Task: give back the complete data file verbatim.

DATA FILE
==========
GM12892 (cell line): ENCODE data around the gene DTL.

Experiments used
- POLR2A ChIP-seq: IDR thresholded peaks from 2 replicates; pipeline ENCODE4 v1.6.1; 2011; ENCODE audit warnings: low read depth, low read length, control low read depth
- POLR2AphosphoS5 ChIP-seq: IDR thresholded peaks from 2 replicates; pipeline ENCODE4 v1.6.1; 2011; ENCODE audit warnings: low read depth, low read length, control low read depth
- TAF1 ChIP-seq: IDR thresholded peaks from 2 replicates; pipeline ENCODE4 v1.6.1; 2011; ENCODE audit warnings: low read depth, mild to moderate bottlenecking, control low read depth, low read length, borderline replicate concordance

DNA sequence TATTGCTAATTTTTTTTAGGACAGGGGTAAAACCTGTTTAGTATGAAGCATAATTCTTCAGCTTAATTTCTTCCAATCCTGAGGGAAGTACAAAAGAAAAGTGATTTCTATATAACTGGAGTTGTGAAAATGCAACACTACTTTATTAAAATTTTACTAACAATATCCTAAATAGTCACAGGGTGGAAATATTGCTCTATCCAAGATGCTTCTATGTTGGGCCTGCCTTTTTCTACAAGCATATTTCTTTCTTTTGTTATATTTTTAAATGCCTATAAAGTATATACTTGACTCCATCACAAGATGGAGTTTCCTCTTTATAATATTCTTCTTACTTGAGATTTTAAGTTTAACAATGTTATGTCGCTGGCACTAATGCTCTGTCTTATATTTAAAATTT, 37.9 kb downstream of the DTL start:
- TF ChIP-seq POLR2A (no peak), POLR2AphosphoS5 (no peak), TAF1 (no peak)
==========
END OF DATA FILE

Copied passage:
GM12892 (cell line): ENCODE data around the gene DTL.

Experiments used
- POLR2A ChIP-seq: IDR thresholded peaks from 2 replicates; pipeline ENCODE4 v1.6.1; 2011; ENCODE audit warnings: low read depth, low read length, control low read depth
- POLR2AphosphoS5 ChIP-seq: IDR thresholded peaks from 2 replicates; pipeline ENCODE4 v1.6.1; 2011; ENCODE audit warnings: low read depth, low read length, control low read depth
- TAF1 ChIP-seq: IDR thresholded peaks from 2 replicates; pipeline ENCODE4 v1.6.1; 2011; ENCODE audit warnings: low read depth, mild to moderate bottlenecking, control low read depth, low read length, borderline replicate concordance

DNA sequence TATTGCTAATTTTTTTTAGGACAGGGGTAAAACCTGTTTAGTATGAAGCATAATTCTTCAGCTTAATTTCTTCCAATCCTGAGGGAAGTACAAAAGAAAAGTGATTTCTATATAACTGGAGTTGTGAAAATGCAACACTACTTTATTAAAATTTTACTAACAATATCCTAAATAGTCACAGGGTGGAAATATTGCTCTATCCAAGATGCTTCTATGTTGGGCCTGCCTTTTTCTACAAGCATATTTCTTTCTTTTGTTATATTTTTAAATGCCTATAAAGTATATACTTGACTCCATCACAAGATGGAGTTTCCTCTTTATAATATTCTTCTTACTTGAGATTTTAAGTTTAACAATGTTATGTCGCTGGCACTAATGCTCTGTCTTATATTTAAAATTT, 37.9 kb downstream of the DTL start:
- TF ChIP-seq POLR2A (no peak), POLR2AphosphoS5 (no peak), TAF1 (no peak)